Rump Steak

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The classic British rump streak, huge and so attractive to compulsive meat-eaters, is a particularly poor cut for grilling. This is because it contains four different types of muscle tissue, each of which require markedly different amounts of cooking. There are two types of flank steak, one known as ‘aiguillette’ in French and the other in Britain as ‘rump tail’. Both removed whole from a rump make marvellous little joints (about 600 g) for grilling. Continental butchers will sell these cuts, which also means that they will have the main part of the rump, the ‘gluteus maximus’ muscle, separated out and trimmed of the flavoursome but gristly top. (If your butcher will do this, try and utilise this small cut for a braise or stew.) The main muscle is a tasty, very lean cut, and sliced into large steaks would keep the Flintstones happy.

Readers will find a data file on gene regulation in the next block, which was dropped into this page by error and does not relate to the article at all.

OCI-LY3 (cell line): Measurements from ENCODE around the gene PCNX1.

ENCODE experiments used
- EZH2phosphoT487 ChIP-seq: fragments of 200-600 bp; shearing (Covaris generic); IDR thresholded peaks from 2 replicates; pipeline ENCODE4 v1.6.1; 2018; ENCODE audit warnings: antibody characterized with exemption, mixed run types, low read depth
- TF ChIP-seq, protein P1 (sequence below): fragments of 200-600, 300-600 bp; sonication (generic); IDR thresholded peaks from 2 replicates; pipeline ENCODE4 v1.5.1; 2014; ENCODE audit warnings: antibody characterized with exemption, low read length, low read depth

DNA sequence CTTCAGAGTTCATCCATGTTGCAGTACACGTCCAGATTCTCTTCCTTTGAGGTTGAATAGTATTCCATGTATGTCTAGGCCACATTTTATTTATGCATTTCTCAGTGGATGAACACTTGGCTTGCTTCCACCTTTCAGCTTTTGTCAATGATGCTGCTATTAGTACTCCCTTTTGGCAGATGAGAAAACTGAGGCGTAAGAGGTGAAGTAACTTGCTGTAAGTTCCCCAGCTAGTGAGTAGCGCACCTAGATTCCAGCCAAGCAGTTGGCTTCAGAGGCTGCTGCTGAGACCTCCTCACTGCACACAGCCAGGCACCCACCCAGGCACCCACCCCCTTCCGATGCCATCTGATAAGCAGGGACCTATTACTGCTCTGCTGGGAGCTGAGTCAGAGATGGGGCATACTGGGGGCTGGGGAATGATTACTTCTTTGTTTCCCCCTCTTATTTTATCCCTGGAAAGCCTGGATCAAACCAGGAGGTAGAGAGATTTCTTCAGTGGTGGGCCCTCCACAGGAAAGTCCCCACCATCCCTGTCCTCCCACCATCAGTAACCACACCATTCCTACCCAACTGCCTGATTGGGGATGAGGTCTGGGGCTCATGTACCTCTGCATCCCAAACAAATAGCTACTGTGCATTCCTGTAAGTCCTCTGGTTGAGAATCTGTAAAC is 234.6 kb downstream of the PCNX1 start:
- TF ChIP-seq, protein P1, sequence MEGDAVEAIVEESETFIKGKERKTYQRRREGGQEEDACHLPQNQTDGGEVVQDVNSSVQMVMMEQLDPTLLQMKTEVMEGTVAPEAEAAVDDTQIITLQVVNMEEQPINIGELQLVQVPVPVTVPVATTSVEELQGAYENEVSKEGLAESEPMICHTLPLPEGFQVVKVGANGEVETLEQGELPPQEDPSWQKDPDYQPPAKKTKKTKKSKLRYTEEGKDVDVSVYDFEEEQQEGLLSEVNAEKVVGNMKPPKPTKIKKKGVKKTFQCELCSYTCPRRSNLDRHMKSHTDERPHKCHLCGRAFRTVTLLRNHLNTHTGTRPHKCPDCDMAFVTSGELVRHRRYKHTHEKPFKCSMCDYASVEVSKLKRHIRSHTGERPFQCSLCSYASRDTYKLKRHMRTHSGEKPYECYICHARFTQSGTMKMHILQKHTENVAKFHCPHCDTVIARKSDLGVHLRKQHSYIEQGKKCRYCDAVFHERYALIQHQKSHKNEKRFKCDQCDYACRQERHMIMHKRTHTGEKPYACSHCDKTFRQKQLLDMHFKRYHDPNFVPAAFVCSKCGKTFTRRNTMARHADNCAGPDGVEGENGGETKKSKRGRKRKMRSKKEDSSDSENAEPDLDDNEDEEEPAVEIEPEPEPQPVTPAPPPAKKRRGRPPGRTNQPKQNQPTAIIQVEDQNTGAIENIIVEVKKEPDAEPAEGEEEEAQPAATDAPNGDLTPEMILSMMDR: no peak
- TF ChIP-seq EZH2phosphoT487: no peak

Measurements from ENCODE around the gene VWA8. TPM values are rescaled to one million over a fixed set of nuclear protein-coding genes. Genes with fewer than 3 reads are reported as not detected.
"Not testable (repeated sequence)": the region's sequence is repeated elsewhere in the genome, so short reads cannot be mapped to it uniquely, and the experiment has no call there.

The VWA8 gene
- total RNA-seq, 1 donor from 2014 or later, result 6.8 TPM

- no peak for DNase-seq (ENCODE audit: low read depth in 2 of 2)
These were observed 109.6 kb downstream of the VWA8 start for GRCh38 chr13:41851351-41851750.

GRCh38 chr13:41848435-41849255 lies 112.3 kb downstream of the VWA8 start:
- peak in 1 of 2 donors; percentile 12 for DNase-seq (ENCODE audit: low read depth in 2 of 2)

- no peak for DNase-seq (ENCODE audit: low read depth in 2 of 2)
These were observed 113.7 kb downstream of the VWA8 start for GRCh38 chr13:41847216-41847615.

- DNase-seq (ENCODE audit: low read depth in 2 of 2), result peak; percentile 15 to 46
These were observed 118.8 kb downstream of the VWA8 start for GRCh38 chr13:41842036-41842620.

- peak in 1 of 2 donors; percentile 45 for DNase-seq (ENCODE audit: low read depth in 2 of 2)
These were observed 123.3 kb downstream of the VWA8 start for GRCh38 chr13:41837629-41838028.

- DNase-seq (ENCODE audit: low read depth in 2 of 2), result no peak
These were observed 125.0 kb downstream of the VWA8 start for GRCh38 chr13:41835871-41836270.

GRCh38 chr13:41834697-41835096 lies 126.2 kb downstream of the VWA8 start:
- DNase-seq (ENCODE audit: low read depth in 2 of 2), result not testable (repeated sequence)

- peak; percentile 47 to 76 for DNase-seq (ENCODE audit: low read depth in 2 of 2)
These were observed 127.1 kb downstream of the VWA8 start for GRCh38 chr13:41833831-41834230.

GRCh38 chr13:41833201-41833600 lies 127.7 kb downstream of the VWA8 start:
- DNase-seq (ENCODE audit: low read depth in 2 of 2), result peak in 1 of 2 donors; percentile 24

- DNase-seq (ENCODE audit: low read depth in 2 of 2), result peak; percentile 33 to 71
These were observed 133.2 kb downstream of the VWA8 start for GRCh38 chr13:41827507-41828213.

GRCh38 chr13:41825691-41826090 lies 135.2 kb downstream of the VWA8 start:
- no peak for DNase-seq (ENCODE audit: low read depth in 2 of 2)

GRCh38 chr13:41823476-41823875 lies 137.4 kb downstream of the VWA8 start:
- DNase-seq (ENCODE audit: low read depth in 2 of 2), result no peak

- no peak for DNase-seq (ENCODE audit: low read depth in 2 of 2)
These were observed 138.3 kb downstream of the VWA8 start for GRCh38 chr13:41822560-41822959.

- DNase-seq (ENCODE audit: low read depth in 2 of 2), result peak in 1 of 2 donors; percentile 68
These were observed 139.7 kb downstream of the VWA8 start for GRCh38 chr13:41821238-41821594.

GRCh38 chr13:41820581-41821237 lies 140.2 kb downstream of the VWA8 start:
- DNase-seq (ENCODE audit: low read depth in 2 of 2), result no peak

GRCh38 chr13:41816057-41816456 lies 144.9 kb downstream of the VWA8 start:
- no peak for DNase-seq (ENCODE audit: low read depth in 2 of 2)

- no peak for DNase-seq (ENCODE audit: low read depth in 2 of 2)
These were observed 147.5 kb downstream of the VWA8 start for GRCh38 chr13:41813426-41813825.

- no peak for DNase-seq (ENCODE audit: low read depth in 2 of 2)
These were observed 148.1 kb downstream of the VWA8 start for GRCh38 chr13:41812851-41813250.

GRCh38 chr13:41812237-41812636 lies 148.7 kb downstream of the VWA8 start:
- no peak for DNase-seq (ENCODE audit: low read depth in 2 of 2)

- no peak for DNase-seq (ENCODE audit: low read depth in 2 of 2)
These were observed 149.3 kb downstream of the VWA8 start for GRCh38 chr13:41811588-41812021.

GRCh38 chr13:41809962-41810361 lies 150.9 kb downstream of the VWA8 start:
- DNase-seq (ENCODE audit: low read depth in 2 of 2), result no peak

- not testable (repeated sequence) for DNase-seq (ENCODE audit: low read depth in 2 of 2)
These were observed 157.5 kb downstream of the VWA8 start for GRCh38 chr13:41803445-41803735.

In general rump steak, be it flank or the central part, requires slower cooking than sirloin or fillet, but benefits from having a much stronger flavour.